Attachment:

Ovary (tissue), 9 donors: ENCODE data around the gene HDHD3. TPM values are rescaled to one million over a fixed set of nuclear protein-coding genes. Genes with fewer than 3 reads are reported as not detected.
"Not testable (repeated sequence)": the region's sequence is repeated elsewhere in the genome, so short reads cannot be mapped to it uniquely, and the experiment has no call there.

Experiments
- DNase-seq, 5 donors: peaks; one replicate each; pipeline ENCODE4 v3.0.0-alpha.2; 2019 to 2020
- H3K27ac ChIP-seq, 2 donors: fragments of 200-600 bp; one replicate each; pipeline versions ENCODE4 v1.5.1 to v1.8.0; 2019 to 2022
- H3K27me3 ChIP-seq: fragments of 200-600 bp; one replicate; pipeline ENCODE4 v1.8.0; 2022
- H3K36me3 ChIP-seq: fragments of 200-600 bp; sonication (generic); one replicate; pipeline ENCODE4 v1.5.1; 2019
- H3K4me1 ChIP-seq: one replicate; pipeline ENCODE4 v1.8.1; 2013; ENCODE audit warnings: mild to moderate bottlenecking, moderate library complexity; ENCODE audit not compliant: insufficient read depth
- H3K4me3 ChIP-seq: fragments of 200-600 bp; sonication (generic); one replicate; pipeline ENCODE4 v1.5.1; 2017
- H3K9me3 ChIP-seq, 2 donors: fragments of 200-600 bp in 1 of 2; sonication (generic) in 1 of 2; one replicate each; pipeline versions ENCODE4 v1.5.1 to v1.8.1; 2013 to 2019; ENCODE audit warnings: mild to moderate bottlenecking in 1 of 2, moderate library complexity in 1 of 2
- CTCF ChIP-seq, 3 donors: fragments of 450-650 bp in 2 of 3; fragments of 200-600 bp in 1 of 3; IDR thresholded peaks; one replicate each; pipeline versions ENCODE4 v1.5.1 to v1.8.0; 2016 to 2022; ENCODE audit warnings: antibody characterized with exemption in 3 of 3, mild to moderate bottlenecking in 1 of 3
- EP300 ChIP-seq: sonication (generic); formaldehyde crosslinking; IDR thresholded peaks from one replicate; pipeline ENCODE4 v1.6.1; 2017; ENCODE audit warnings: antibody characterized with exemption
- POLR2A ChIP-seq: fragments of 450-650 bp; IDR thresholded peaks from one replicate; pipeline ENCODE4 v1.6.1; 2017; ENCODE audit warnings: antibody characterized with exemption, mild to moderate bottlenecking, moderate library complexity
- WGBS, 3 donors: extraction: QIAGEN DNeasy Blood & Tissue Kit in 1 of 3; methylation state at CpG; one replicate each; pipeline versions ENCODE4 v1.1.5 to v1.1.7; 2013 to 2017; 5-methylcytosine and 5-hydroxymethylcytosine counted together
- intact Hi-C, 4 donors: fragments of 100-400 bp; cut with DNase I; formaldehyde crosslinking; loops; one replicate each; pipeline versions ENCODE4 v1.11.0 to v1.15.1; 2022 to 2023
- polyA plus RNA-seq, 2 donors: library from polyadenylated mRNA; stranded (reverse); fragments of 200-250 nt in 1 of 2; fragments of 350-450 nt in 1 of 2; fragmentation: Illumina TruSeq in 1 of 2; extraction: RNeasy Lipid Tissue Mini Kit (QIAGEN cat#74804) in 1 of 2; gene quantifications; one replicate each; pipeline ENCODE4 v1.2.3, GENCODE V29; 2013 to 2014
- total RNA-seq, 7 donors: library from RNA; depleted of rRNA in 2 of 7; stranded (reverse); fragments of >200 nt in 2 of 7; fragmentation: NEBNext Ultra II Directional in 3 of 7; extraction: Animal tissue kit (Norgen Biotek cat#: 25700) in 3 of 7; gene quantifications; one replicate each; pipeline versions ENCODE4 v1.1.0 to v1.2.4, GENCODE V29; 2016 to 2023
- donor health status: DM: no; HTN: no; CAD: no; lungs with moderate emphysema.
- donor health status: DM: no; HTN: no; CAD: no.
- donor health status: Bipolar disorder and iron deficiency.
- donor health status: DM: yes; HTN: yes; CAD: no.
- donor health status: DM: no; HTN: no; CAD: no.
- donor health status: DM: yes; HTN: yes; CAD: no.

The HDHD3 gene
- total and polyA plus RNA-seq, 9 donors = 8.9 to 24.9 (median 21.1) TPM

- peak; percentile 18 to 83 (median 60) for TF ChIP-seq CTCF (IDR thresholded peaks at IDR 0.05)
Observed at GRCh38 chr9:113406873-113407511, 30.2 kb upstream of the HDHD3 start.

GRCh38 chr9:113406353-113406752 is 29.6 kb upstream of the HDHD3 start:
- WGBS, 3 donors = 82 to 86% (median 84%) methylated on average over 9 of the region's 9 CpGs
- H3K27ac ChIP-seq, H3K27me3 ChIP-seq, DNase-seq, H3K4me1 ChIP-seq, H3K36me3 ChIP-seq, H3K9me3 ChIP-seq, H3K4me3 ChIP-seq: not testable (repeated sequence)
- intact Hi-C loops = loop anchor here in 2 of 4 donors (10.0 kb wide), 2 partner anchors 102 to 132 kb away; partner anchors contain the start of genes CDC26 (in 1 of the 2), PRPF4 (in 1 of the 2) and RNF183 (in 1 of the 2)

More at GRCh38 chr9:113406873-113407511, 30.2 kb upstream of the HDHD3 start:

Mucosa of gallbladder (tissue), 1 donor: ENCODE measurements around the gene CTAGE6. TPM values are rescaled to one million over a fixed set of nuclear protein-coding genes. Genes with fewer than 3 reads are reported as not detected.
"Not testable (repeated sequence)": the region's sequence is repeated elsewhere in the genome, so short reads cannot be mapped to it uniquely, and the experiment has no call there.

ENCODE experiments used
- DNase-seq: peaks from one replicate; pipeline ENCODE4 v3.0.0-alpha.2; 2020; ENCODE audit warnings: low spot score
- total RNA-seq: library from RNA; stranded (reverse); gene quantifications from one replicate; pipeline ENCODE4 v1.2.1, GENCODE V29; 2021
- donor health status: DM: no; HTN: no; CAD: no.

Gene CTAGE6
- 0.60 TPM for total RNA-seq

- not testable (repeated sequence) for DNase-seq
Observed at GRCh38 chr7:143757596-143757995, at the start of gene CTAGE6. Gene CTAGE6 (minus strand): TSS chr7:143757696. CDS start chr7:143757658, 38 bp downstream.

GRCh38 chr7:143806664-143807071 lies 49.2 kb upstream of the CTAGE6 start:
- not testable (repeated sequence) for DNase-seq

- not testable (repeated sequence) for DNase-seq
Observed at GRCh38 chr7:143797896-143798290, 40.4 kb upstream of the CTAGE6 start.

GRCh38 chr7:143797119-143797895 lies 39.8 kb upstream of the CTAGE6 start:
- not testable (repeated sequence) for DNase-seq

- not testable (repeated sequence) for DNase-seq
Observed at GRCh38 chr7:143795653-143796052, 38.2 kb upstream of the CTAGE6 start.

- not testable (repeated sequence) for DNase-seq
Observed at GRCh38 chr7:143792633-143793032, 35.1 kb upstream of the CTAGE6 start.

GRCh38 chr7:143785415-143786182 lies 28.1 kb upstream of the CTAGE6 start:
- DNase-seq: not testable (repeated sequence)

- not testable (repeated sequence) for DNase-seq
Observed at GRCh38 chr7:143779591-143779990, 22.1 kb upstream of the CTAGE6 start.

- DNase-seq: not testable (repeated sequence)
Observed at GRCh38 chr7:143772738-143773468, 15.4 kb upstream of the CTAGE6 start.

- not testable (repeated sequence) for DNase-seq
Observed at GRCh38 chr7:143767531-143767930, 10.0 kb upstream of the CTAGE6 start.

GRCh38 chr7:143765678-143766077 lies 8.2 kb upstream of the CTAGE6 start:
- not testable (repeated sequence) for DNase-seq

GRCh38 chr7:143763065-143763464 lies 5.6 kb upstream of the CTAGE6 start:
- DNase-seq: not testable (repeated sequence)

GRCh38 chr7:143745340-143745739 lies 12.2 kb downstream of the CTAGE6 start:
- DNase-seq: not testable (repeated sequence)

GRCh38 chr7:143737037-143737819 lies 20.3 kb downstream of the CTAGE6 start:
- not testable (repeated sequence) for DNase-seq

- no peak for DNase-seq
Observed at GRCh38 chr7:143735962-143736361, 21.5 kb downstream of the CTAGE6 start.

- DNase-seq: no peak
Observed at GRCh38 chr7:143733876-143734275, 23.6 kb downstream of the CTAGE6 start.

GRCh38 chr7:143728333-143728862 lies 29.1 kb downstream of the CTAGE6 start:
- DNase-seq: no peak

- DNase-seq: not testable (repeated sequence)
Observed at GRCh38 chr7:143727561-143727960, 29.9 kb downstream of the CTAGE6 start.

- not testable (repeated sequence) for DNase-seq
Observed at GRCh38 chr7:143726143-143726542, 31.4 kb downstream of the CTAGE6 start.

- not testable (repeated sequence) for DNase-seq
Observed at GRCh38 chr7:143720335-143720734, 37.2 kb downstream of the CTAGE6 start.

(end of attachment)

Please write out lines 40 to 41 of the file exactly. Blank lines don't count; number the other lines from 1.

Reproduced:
- 0.60 TPM for total RNA-seq

- not testable (repeated sequence) for DNase-seq